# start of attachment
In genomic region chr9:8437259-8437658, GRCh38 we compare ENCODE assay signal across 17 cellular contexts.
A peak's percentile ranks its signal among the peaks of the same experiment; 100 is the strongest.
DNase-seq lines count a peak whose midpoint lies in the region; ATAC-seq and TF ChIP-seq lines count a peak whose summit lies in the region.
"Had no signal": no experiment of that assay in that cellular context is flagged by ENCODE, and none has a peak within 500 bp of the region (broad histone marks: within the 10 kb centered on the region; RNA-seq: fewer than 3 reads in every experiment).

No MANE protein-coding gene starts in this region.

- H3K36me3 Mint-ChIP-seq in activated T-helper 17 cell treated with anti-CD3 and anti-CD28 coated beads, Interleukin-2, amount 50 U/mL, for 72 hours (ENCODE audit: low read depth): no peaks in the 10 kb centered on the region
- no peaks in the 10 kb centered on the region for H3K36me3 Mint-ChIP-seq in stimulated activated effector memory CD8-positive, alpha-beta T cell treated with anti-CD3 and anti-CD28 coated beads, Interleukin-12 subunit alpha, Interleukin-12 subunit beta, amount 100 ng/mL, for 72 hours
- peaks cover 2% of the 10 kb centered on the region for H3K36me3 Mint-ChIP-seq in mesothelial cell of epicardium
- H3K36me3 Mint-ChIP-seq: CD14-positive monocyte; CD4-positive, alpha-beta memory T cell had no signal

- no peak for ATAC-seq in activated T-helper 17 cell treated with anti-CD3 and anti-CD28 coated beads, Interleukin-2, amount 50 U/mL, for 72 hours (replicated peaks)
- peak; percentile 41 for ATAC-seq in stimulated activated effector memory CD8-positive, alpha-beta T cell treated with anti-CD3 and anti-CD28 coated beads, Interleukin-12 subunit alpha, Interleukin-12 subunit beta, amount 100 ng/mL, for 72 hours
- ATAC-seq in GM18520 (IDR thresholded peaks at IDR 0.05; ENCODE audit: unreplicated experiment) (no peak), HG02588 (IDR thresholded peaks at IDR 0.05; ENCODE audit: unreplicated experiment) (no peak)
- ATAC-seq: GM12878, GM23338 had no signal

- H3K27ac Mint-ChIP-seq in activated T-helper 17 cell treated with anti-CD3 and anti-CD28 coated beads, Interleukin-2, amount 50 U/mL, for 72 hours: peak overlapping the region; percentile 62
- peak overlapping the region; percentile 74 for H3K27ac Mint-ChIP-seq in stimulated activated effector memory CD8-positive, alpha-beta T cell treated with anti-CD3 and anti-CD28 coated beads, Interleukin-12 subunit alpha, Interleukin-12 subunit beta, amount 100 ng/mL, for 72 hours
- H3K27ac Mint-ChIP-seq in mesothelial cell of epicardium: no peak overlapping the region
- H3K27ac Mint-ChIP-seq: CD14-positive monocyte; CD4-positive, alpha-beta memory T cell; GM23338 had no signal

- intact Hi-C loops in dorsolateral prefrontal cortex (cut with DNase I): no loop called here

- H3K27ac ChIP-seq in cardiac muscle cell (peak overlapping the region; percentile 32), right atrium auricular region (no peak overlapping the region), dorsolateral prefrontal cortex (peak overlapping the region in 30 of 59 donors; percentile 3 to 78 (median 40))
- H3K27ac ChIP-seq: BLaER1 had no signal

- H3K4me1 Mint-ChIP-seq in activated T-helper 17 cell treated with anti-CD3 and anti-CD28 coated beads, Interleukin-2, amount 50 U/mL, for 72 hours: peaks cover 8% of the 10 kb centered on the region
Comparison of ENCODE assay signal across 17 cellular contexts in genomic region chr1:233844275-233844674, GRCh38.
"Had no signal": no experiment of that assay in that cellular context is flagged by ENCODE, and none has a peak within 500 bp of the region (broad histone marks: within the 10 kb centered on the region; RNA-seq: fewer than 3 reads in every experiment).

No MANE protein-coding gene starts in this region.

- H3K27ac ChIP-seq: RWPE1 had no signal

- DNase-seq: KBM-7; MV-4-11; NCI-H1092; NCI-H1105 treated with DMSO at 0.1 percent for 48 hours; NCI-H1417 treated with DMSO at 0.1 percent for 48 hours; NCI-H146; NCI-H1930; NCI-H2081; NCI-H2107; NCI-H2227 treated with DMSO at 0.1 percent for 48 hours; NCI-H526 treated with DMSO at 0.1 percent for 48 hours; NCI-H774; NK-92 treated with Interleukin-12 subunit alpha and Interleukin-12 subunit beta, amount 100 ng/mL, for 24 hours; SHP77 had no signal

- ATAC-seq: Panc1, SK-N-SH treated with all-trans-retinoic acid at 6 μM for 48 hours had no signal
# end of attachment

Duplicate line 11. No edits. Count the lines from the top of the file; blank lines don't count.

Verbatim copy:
- peak; percentile 41 for ATAC-seq in stimulated activated effector memory CD8-positive, alpha-beta T cell treated with anti-CD3 and anti-CD28 coated beads, Interleukin-12 subunit alpha, Interleukin-12 subunit beta, amount 100 ng/mL, for 72 hours